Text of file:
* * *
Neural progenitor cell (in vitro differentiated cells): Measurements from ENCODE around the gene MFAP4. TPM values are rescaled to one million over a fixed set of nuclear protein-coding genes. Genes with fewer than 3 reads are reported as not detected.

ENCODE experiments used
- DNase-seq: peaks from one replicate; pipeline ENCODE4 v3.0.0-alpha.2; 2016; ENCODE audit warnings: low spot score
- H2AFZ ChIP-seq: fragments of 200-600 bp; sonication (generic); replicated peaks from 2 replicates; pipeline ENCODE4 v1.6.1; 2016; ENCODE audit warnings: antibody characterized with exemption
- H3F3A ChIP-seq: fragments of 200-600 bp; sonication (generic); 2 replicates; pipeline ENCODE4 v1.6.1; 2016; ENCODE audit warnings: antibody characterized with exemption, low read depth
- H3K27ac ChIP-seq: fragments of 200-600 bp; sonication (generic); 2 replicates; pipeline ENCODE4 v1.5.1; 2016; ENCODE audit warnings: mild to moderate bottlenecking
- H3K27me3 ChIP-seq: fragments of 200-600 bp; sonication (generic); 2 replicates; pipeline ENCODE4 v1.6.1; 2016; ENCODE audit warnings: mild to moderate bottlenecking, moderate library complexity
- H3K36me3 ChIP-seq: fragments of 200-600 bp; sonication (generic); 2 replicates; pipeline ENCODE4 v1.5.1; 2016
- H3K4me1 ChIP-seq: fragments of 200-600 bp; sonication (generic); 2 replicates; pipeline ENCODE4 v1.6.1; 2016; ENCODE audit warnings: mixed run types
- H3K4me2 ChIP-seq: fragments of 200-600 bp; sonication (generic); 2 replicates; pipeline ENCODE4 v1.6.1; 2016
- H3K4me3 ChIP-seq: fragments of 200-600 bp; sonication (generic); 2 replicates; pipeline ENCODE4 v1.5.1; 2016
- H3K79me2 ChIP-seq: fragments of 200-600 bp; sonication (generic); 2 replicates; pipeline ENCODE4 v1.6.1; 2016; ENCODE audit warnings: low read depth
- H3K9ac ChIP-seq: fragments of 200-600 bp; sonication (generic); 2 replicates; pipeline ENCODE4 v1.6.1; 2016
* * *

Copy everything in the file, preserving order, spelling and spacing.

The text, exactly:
Neural progenitor cell (in vitro differentiated cells): Measurements from ENCODE around the gene MFAP4. TPM values are rescaled to one million over a fixed set of nuclear protein-coding genes. Genes with fewer than 3 reads are reported as not detected.

ENCODE experiments used
- DNase-seq: peaks from one replicate; pipeline ENCODE4 v3.0.0-alpha.2; 2016; ENCODE audit warnings: low spot score
- H2AFZ ChIP-seq: fragments of 200-600 bp; sonication (generic); replicated peaks from 2 replicates; pipeline ENCODE4 v1.6.1; 2016; ENCODE audit warnings: antibody characterized with exemption
- H3F3A ChIP-seq: fragments of 200-600 bp; sonication (generic); 2 replicates; pipeline ENCODE4 v1.6.1; 2016; ENCODE audit warnings: antibody characterized with exemption, low read depth
- H3K27ac ChIP-seq: fragments of 200-600 bp; sonication (generic); 2 replicates; pipeline ENCODE4 v1.5.1; 2016; ENCODE audit warnings: mild to moderate bottlenecking
- H3K27me3 ChIP-seq: fragments of 200-600 bp; sonication (generic); 2 replicates; pipeline ENCODE4 v1.6.1; 2016; ENCODE audit warnings: mild to moderate bottlenecking, moderate library complexity
- H3K36me3 ChIP-seq: fragments of 200-600 bp; sonication (generic); 2 replicates; pipeline ENCODE4 v1.5.1; 2016
- H3K4me1 ChIP-seq: fragments of 200-600 bp; sonication (generic); 2 replicates; pipeline ENCODE4 v1.6.1; 2016; ENCODE audit warnings: mixed run types
- H3K4me2 ChIP-seq: fragments of 200-600 bp; sonication (generic); 2 replicates; pipeline ENCODE4 v1.6.1; 2016
- H3K4me3 ChIP-seq: fragments of 200-600 bp; sonication (generic); 2 replicates; pipeline ENCODE4 v1.5.1; 2016
- H3K79me2 ChIP-seq: fragments of 200-600 bp; sonication (generic); 2 replicates; pipeline ENCODE4 v1.6.1; 2016; ENCODE audit warnings: low read depth
- H3K9ac ChIP-seq: fragments of 200-600 bp; sonication (generic); 2 replicates; pipeline ENCODE4 v1.6.1; 2016